“Some people can’t separate erotic whisper from just whisper. When I started my videos I was doing it with a black background as well not showing my face at all. I thought that was how you were supposed to do it in the whisper community. No one was showing their face yet. I don’t like to brag or anything, but I was one of the people who decided to show in the camera and actually play it out the things that I was doing.
“So the very first role play as it is today, ear to ear and being in the camera — I tried it. A lot of people hated it, but a lot of people also loved it. When the ASMR term was created we branched out of whisper into ASMR community. We took the soft speaking and whisper videos and added things to it.”
In her videos, Maria displays her own special mannerisms, such as hand movements that she believes help soften the viewing experience. There are also a number of details that need to be coordinated to produce the right atmosphere. Maria considers herself a perfectionist when it comes to getting the right lighting and having the appropriate distance for microphone placement. She also revealed that she has misophonia, or a hatred for mouth sounds, which she makes sure not to include in her videos.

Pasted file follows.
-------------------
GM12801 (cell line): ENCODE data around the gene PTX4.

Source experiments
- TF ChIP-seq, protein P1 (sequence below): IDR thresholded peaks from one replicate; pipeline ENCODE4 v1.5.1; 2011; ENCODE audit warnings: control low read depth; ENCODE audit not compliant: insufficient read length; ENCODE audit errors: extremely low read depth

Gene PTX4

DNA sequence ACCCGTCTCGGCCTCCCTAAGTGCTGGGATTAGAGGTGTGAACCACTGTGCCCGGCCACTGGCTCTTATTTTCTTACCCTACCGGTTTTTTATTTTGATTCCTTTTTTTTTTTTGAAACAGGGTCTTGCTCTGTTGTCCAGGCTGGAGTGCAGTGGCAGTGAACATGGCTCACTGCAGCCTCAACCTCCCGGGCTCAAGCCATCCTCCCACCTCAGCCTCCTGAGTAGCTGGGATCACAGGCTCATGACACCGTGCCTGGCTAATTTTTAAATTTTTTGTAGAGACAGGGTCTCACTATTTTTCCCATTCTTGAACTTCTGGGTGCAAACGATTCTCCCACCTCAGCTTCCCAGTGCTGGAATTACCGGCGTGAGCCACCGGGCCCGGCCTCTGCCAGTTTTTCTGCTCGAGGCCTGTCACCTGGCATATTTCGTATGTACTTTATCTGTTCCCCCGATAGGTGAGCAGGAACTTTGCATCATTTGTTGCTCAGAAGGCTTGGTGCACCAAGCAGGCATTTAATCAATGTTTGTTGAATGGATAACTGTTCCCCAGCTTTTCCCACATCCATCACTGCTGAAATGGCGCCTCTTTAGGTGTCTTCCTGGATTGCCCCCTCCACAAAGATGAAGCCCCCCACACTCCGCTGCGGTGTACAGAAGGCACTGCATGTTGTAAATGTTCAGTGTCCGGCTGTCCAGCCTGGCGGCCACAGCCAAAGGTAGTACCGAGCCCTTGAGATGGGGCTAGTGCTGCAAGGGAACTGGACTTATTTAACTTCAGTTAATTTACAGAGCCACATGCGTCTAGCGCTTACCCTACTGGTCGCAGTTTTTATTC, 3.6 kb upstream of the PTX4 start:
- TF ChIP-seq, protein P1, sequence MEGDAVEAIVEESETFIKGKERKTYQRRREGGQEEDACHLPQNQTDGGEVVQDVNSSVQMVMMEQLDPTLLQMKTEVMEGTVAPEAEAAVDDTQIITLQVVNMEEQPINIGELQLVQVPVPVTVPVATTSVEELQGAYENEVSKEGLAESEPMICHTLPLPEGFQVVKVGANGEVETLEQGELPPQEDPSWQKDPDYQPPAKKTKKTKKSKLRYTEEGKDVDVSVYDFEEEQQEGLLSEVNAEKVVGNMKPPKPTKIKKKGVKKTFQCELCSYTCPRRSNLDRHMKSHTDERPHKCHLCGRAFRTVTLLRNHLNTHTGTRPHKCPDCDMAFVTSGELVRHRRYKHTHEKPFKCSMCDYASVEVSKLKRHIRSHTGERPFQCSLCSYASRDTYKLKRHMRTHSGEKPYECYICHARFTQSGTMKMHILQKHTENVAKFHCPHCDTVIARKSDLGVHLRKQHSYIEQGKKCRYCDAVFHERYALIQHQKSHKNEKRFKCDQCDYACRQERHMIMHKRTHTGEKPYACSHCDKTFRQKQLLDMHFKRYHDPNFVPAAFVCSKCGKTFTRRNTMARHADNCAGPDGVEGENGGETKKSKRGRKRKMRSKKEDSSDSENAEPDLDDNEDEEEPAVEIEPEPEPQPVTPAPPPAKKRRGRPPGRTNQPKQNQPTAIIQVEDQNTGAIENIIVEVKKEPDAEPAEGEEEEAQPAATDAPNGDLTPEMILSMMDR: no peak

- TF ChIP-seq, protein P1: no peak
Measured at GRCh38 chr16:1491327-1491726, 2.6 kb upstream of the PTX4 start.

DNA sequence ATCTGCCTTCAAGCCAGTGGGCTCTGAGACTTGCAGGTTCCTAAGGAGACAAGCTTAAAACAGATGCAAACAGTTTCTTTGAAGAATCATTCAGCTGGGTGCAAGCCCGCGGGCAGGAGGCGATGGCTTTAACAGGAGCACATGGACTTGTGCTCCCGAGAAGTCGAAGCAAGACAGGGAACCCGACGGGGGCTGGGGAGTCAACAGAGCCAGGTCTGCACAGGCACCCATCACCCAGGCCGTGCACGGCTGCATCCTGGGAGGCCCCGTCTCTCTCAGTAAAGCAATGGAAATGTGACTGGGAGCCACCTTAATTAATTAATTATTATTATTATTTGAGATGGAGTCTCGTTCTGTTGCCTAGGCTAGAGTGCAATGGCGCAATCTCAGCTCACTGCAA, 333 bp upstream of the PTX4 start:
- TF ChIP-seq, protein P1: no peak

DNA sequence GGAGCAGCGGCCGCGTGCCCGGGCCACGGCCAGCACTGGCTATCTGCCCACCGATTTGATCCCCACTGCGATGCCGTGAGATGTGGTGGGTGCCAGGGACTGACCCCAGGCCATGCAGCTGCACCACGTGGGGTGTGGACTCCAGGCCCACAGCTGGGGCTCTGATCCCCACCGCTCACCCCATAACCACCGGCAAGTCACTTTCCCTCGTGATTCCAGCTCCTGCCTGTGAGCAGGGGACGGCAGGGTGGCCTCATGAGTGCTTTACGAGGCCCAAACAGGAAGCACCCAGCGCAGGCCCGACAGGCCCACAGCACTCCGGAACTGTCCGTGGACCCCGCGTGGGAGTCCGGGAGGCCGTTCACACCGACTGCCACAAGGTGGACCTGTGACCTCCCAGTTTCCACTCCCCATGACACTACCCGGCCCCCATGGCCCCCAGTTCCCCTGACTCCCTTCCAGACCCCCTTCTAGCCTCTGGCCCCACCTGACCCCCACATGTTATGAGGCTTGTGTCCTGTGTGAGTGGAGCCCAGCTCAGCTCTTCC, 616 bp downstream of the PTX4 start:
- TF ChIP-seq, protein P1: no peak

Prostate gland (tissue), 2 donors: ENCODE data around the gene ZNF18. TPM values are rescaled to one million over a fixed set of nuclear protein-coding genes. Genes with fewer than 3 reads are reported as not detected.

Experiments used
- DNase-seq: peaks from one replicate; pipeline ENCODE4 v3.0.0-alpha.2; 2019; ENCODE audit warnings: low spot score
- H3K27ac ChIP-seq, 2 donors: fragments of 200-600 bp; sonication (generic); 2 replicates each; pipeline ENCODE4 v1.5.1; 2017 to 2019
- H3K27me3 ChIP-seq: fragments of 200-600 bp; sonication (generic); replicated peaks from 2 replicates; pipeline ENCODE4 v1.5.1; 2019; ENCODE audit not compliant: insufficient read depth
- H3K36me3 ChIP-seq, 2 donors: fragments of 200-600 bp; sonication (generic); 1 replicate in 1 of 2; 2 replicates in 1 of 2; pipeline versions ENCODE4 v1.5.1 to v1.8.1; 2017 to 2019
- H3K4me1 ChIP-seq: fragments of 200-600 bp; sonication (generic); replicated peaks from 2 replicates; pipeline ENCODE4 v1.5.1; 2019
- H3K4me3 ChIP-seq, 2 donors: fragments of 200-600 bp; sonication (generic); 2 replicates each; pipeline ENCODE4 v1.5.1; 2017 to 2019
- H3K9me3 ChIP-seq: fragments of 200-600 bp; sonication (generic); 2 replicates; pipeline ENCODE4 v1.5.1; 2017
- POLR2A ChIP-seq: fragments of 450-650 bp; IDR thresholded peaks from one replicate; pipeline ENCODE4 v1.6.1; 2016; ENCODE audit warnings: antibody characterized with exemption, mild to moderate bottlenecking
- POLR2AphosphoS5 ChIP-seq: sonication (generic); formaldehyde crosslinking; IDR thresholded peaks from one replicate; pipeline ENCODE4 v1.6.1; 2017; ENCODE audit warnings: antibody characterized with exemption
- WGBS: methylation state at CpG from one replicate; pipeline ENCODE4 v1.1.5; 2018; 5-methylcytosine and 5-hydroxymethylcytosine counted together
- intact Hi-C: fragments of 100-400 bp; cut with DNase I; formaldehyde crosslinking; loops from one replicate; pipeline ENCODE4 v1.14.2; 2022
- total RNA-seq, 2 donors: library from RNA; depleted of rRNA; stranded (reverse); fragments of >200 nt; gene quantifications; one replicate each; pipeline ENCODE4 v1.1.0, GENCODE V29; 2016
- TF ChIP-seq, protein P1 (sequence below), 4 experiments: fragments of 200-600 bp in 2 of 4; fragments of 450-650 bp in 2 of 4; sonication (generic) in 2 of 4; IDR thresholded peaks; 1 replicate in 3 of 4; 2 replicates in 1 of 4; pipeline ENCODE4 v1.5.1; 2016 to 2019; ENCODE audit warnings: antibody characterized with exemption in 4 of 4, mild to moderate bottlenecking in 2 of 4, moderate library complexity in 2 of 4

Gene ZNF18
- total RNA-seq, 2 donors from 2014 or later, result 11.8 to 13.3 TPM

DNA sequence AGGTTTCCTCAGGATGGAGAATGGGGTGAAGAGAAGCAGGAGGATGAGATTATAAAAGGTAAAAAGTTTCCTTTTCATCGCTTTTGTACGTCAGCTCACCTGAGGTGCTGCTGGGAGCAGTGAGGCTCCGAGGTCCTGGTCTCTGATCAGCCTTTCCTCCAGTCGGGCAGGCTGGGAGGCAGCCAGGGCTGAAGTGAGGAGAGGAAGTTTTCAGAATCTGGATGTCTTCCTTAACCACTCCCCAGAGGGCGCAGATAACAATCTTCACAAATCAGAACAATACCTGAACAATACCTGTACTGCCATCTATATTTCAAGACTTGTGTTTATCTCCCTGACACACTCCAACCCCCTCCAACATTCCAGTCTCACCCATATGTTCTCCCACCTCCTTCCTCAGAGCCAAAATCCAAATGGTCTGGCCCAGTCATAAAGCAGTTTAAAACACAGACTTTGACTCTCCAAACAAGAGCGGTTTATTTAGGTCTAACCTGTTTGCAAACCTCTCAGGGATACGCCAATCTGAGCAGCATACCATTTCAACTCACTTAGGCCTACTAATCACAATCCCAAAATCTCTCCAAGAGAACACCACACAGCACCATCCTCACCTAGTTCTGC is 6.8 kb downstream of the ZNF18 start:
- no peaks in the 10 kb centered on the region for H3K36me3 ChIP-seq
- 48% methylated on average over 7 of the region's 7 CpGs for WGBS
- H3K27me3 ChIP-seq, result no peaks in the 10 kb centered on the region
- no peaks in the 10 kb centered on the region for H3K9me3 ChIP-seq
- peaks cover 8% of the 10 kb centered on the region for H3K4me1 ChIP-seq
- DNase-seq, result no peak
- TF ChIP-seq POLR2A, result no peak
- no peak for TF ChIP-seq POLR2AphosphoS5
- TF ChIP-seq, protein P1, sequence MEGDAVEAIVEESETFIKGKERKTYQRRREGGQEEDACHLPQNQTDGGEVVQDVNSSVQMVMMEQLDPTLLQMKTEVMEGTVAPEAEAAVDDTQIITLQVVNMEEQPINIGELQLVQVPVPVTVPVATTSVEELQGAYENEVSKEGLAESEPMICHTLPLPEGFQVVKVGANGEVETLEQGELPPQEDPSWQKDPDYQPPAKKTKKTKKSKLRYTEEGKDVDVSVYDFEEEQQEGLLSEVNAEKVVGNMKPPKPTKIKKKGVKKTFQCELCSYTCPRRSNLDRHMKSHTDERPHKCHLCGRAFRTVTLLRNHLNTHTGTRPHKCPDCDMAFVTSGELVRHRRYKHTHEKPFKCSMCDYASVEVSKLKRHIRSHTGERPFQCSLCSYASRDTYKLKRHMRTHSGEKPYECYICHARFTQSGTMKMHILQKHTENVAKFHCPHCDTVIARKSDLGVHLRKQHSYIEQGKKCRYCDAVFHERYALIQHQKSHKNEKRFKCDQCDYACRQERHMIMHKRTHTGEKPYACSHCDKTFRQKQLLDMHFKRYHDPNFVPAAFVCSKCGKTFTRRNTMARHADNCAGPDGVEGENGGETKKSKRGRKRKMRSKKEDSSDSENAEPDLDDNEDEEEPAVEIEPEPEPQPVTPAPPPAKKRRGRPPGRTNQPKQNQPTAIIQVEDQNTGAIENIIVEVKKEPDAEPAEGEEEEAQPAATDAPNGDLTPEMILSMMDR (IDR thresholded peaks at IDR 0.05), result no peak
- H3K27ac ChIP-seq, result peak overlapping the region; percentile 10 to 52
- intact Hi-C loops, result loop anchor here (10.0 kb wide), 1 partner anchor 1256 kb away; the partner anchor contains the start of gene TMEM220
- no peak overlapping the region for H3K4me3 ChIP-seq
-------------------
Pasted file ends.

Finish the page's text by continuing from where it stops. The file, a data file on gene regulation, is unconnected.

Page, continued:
Maria is now a full-time YouTuber after quitting her administrative job at a medical company. She declined to disclose her actual income, but said that she makes enough to sustain herself. Though she used to resent perceiving YouTube as a job, she has started to embrace it and says she sets artistic instead of monetary goals:
“There are perks, pros and cons being a YouTuber. A lot of people feel pressure to create as much as they can because you have to do it because it’s your job. I go from a point of view of, ‘Am i relaxed enough?’ If I’m not, I won’t do it.
“I try not to worry about it too much. It is enough for me to sustain my life to cover my basic needs. I’m definitely not spoiling myself too much. I don’t live in a luxurious place. It’s just something that helps me stay afloat.”
She is currently working behind the scenes on different projects from multi-channel network Pixel Whipt and ASMR channel Heather Feather. Maria has also partnered up with other outlets to create a virtual reality ASMR network.